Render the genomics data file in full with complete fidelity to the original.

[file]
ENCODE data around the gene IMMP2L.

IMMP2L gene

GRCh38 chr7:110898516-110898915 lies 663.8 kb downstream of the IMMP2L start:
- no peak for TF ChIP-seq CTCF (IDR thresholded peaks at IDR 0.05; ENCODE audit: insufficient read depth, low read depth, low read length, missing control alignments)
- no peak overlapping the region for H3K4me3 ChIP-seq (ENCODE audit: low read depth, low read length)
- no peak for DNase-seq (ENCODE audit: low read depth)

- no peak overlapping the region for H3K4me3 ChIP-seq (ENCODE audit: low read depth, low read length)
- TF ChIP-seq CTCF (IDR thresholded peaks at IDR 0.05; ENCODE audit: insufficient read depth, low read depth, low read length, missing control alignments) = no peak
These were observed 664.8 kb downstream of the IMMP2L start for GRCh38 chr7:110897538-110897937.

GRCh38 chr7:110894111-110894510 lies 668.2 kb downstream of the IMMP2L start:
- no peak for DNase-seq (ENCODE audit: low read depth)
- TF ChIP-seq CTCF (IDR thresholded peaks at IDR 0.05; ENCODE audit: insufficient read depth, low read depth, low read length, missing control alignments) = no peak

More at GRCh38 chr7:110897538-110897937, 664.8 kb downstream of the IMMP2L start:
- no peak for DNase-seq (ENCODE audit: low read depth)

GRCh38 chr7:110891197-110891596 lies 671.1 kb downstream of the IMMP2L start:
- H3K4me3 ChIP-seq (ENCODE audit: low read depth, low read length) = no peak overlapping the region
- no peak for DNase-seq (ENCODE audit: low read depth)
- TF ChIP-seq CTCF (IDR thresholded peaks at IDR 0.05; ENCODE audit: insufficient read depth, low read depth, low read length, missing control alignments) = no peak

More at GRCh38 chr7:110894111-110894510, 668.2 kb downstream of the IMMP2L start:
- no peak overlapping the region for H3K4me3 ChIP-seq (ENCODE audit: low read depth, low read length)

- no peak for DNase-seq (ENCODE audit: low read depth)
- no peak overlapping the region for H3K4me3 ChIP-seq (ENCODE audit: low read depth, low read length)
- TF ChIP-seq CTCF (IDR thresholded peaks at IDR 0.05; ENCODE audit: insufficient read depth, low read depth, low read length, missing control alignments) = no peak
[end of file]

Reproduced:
ENCODE data around the gene IMMP2L.

IMMP2L gene

GRCh38 chr7:110898516-110898915 lies 663.8 kb downstream of the IMMP2L start:
- no peak for TF ChIP-seq CTCF (IDR thresholded peaks at IDR 0.05; ENCODE audit: insufficient read depth, low read depth, low read length, missing control alignments)
- no peak overlapping the region for H3K4me3 ChIP-seq (ENCODE audit: low read depth, low read length)
- no peak for DNase-seq (ENCODE audit: low read depth)

- no peak overlapping the region for H3K4me3 ChIP-seq (ENCODE audit: low read depth, low read length)
- TF ChIP-seq CTCF (IDR thresholded peaks at IDR 0.05; ENCODE audit: insufficient read depth, low read depth, low read length, missing control alignments) = no peak
These were observed 664.8 kb downstream of the IMMP2L start for GRCh38 chr7:110897538-110897937.

GRCh38 chr7:110894111-110894510 lies 668.2 kb downstream of the IMMP2L start:
- no peak for DNase-seq (ENCODE audit: low read depth)
- TF ChIP-seq CTCF (IDR thresholded peaks at IDR 0.05; ENCODE audit: insufficient read depth, low read depth, low read length, missing control alignments) = no peak

More at GRCh38 chr7:110897538-110897937, 664.8 kb downstream of the IMMP2L start:
- no peak for DNase-seq (ENCODE audit: low read depth)

GRCh38 chr7:110891197-110891596 lies 671.1 kb downstream of the IMMP2L start:
- H3K4me3 ChIP-seq (ENCODE audit: low read depth, low read length) = no peak overlapping the region
- no peak for DNase-seq (ENCODE audit: low read depth)
- TF ChIP-seq CTCF (IDR thresholded peaks at IDR 0.05; ENCODE audit: insufficient read depth, low read depth, low read length, missing control alignments) = no peak

More at GRCh38 chr7:110894111-110894510, 668.2 kb downstream of the IMMP2L start:
- no peak overlapping the region for H3K4me3 ChIP-seq (ENCODE audit: low read depth, low read length)

- no peak for DNase-seq (ENCODE audit: low read depth)
- no peak overlapping the region for H3K4me3 ChIP-seq (ENCODE audit: low read depth, low read length)
- TF ChIP-seq CTCF (IDR thresholded peaks at IDR 0.05; ENCODE audit: insufficient read depth, low read depth, low read length, missing control alignments) = no peak